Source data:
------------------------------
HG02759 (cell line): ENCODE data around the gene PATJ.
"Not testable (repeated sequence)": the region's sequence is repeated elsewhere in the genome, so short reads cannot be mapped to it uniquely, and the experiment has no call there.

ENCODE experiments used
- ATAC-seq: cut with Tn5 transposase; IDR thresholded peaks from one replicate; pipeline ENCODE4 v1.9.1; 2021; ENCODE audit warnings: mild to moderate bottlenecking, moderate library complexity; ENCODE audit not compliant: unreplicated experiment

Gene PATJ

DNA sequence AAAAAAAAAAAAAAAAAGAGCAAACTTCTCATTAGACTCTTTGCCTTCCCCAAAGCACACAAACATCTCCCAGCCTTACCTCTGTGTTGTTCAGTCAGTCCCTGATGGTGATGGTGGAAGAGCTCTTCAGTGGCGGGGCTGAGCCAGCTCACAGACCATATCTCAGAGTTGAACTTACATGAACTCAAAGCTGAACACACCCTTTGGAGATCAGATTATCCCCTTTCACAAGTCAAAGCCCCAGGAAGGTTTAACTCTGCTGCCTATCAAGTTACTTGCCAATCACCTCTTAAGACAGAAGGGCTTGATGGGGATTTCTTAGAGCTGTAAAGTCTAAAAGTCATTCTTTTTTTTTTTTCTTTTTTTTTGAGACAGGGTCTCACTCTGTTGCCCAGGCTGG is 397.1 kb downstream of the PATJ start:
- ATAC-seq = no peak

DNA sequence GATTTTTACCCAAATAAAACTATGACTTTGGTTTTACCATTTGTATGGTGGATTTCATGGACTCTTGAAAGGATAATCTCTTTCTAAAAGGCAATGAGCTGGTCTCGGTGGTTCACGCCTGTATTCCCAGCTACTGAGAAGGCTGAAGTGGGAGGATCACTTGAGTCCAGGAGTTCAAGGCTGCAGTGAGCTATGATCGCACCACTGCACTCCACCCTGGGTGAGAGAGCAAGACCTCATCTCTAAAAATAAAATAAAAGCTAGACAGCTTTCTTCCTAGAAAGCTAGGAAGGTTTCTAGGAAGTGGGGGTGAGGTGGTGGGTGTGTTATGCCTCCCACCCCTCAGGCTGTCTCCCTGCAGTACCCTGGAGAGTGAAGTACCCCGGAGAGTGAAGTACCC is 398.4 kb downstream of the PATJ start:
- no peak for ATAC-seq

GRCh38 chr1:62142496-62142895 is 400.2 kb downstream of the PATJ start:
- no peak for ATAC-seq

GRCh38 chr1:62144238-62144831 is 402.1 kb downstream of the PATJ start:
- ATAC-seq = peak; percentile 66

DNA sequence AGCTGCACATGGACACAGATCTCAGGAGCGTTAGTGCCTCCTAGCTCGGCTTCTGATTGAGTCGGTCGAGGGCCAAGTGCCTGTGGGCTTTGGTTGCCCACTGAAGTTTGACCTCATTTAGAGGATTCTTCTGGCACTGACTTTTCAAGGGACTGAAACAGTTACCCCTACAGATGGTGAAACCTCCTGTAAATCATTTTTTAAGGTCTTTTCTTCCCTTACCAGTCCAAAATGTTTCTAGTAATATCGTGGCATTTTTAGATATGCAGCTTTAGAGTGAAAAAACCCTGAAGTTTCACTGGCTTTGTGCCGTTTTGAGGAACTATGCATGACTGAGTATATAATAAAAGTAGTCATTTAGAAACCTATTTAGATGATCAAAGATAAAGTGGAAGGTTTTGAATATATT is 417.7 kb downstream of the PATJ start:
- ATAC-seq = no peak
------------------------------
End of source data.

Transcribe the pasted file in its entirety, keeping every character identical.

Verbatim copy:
HG02759 (cell line): ENCODE data around the gene PATJ.
"Not testable (repeated sequence)": the region's sequence is repeated elsewhere in the genome, so short reads cannot be mapped to it uniquely, and the experiment has no call there.

ENCODE experiments used
- ATAC-seq: cut with Tn5 transposase; IDR thresholded peaks from one replicate; pipeline ENCODE4 v1.9.1; 2021; ENCODE audit warnings: mild to moderate bottlenecking, moderate library complexity; ENCODE audit not compliant: unreplicated experiment

Gene PATJ

DNA sequence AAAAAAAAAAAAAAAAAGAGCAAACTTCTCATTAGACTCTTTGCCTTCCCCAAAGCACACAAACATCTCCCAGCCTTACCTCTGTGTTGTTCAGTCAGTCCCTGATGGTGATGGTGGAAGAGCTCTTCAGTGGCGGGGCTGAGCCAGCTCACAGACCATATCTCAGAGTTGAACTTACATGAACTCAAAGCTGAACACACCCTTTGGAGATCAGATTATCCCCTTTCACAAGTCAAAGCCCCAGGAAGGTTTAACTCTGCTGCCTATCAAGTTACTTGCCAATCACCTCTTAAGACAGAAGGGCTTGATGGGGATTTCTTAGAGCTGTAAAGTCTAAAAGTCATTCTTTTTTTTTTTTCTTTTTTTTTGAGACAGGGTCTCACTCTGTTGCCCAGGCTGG is 397.1 kb downstream of the PATJ start:
- ATAC-seq = no peak

DNA sequence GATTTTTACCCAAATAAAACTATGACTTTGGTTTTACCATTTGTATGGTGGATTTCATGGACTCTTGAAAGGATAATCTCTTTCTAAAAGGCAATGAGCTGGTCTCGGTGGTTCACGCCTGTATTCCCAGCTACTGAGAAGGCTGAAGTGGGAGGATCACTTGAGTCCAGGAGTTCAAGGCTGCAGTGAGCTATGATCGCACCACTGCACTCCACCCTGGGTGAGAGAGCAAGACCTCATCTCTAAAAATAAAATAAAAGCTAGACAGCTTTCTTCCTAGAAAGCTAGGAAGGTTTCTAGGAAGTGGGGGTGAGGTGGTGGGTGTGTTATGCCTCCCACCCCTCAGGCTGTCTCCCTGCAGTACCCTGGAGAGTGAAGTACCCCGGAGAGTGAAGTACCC is 398.4 kb downstream of the PATJ start:
- no peak for ATAC-seq

GRCh38 chr1:62142496-62142895 is 400.2 kb downstream of the PATJ start:
- no peak for ATAC-seq

GRCh38 chr1:62144238-62144831 is 402.1 kb downstream of the PATJ start:
- ATAC-seq = peak; percentile 66

DNA sequence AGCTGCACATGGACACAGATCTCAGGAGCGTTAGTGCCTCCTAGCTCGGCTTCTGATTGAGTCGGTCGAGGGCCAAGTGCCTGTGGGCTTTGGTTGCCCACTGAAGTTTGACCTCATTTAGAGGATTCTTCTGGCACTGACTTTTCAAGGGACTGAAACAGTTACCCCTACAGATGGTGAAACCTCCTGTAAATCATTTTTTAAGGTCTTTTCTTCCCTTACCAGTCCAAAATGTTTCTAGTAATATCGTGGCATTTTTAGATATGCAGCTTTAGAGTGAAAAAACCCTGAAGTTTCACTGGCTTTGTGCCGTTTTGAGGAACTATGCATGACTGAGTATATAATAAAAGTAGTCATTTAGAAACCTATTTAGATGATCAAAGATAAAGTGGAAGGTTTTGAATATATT is 417.7 kb downstream of the PATJ start:
- ATAC-seq = no peak